Running to save the world

“I was never a sporty kid. I couldn’t figure out how to make my body do what I wanted it to do, and I quickly withdrew to the things I knew — intellectual pursuits like schoolwork. I dreaded the selection of sports teams because for sure I would be one of the last ones to be picked.” — Mina Guli

When I grow up, I want to be Mina Guli.

The 48-year-old from Australia, pictured above high-fiving the crowd when she ran the New York City Marathon earlier this month, is in the middle of an awe-inspiring running odyssey.

Starting from New York, she plans to spend the next 100 days running 100 marathons all around the world — heading first to Europe, then traveling to Uzbekistan, India and China, followed by runs in Africa, Australia, the Middle East and South America, before bringing it back to finish in NYC in mid-February of next year.

Why is she doing it?

After a career spent back and forth between London, Beijing and Washington, D.C., as a corporate lawyer and investor, Guli founded a nonprofit called Thirst in 2012, devoted to raising awareness about water conservation.

As you might expect, catching anyone’s attention for a cause in the dizzying world we live in is difficult, to say the least. What better way to win media coverage than putting yourself through a grueling physical test?

There’s just one problem. Guli doesn’t see herself as a runner at all. Or a good one, anyway.

‘I’m not an athlete’

“I’m a bad runner,” she told CNBC in an interview earlier this month. She’s been injured a lot over the past several years, which means she’s had to spend lots of time in the gym getting stronger in preparation for this effort, which will see her run 2,620 miles over the next 3 months.

“I’m not an athlete, I came to running very late in life,” she explained in an interview last year, when she ran 40 marathons across the world’s deserts. “The fact that I’m here is testament to what happens when you believe in something much bigger than yourself.”

When she was in college, she suffered a serious back injury when she was pushed into a swimming pool, a prank that went horribly wrong. Her doctors, she said, told her she’d never run again.

Guli said she could have “shrugged my shoulders and used this diagnosis as my excuse to sit on the sofa and eat pizza!” (Not that it would have been all bad... :)

Instead, after she recovered, she slowly began inching her way back to exercise. Starting first with swimming just a couple of laps, eventually she worked her way up to bicycling and then to running.

Fast-forward a couple of decades, and after a high-powered career at places like the World Bank and an investment firm she co-founded, work on climate-related projects got her thinking.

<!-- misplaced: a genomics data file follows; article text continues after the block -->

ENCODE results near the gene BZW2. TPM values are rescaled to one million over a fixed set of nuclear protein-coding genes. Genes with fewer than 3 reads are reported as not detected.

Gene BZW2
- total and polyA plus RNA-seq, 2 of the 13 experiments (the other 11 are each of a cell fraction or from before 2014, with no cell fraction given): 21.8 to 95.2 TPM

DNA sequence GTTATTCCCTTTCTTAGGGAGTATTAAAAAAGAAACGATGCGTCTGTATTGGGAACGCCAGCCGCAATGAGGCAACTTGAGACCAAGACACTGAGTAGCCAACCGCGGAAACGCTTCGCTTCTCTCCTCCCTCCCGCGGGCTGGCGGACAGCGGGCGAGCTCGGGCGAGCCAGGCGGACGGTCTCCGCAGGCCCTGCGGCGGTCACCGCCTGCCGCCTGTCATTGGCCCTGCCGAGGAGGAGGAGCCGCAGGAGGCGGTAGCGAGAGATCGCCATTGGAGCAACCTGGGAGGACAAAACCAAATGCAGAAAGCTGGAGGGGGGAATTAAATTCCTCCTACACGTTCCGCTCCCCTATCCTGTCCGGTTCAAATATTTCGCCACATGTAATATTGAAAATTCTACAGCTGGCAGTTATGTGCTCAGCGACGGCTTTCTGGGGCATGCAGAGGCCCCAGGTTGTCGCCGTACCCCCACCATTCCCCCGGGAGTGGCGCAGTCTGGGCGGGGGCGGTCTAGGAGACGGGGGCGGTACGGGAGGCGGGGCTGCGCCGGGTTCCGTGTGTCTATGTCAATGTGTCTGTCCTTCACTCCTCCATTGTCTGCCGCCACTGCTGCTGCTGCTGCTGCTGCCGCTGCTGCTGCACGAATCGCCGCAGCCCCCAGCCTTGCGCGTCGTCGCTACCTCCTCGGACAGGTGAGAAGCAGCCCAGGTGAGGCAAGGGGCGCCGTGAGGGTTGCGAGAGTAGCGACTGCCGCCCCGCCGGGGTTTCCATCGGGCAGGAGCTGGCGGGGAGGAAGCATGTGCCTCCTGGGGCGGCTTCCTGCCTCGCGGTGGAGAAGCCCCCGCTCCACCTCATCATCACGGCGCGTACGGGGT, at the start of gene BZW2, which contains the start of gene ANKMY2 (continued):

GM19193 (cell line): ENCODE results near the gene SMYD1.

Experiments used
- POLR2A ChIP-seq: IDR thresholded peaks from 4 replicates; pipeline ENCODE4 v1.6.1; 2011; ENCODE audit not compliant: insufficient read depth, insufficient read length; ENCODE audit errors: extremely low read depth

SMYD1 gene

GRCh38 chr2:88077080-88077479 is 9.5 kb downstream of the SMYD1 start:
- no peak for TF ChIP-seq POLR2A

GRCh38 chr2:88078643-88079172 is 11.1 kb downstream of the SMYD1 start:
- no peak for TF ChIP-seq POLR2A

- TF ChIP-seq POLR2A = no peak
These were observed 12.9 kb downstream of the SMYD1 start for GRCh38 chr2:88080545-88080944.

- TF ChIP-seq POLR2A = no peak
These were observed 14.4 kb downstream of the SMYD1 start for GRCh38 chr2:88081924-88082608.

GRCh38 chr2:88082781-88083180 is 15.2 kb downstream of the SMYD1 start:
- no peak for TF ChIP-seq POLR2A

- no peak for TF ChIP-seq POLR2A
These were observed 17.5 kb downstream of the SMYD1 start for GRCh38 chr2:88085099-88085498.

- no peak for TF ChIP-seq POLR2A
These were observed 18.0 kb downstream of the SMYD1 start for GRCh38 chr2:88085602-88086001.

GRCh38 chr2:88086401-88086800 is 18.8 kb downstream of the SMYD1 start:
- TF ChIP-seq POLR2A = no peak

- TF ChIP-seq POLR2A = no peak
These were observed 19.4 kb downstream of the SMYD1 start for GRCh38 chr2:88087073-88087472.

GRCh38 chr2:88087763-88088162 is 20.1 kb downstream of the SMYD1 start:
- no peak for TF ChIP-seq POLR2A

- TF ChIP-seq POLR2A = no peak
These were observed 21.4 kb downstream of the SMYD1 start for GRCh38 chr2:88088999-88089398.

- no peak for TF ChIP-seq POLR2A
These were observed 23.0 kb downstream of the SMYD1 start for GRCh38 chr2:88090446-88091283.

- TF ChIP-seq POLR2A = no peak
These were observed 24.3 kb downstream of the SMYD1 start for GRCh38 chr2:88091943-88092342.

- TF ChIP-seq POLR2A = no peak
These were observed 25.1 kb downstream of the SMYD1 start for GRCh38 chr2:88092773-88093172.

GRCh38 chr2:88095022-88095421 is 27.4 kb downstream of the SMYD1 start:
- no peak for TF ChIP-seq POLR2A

She was in South Africa for business when she found herself standing along the banks of the Orange River. A park ranger she talked with told her that years ago, the water in the river was as much as 6 meters (nearly 20 feet) higher than it is today.

“And all these people rely on the river for drinking water, for washing water, for their livelihoods,” she said the park ranger told her. “Without this water, these people have no economy, no society, no life.”

That incident sparked the idea that eventually became Thirst, and her globe-trotting running journeys to spread the word about it.

We all have to start somewhere

Two years ago, she ran 40 marathons in 40 days along six of the world’s major rivers to highlight water issues in those places; and last year, she completed what she calls the “Seven Deserts Run,” running 40 marathons across seven deserts on seven continents in seven weeks.

That’s what I call commitment.

I know what you might be saying to yourself — Guli is extraordinary in so many ways, she has money and resources I don’t have, or time that I don’t have. And all of that is true — she most certainly does possess both material resources and the time and flexibility to pursue endeavors that most of us can only dream about.

But I think that’s the point, too. Remember where she started: as a little girl growing up in Australia who hated sports, hated running, and always dreaded getting picked last for sports teams, because none of the other kids wanted her on their team. (Reaching back into my own memory, I remember plenty of moments like that too!)